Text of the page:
I had read and enjoyed Eat, Pray, Love when it was doing its famous rounds. I had no idea that there was a sequel. So when I came across this book in a pile, I picked it up out of curiosity. I was not disappointed.
Gilbert is a good writer, her tone is very conversational and her stories and failures come across as honest and relatable. In this book, she traces the misadventures that ensue in her life when she falls in ove with ‘Felipe’ – a Brazilianborn businessman, nearlt twenty years her senior. He cannot get into the Us because of visa issues and so they must get married even though neither of them are remotely inclined. And all this happens in the first few pages, which is quite exciting.
What follows is a mish mash of travels, adventures, and Gilbert’s own journey into history to understand the very institution of marriage and where she might fit into it. She claims to be neither an anthropologist nor a sociologist as she takes the reader to a Laotian household and lays bare some secrets of the Hmong tribe. She frequently intersperses her travelogue with the relationship stories of her own ancestors and the history of the Western traditions as well.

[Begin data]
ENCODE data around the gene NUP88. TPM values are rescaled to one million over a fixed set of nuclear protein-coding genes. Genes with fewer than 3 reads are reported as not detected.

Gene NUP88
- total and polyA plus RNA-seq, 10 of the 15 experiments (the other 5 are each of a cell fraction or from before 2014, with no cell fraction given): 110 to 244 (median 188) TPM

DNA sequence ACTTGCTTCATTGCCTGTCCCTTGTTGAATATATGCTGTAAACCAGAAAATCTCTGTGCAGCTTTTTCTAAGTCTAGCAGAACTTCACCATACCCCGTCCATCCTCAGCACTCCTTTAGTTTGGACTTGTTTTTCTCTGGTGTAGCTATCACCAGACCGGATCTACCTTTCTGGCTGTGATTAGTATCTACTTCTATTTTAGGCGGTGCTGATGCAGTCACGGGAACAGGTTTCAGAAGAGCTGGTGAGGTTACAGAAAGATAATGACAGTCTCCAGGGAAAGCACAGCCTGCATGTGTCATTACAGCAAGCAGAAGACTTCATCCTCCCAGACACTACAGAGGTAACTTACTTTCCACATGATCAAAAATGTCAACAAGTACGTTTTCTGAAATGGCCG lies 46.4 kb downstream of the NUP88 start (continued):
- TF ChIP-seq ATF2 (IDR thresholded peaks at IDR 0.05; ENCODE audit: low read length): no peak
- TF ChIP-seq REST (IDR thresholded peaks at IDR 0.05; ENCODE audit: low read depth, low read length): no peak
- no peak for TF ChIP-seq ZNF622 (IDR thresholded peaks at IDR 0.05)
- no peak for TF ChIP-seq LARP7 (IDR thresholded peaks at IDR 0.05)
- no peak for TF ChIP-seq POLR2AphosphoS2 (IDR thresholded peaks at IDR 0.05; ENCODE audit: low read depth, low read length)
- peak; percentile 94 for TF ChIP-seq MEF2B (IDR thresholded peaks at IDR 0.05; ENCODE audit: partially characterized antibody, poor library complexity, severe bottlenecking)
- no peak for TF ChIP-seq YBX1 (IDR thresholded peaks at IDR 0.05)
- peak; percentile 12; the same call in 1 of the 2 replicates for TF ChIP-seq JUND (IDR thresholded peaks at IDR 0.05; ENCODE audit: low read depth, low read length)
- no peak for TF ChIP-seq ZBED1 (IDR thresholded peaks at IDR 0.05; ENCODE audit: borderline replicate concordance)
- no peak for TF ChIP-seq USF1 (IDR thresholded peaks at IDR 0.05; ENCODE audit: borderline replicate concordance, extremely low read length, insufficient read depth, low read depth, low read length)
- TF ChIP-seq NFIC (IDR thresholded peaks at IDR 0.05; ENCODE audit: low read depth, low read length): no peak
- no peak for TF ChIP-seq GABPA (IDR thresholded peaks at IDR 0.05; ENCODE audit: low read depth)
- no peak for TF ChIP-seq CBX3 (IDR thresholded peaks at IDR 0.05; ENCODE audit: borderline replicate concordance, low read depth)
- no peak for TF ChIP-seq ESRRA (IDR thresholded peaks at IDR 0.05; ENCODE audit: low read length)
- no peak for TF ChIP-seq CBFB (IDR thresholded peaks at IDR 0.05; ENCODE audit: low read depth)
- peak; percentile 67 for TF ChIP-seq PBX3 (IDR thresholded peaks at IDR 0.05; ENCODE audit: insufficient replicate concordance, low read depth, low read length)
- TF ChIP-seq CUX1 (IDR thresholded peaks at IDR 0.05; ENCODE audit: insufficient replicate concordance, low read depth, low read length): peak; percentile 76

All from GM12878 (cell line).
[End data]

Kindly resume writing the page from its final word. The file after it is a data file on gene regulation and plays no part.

Another interesting thing about the book was the analyses of the role of women in amarriage unit, both historically and also in the modern day world. Gilbert navigates this with great difficulty, but has thoroughly succeeded in making the reading experience enjoyable. Humour crept up on me as she speaks about what women want, what men are thinking, and why fighting on a stinky old bus is a bad idea.
Read this book, whether you are in a relationship or not, married or not, because in the end,it will help you understand your own perspective on things better as you take sides during her narrative.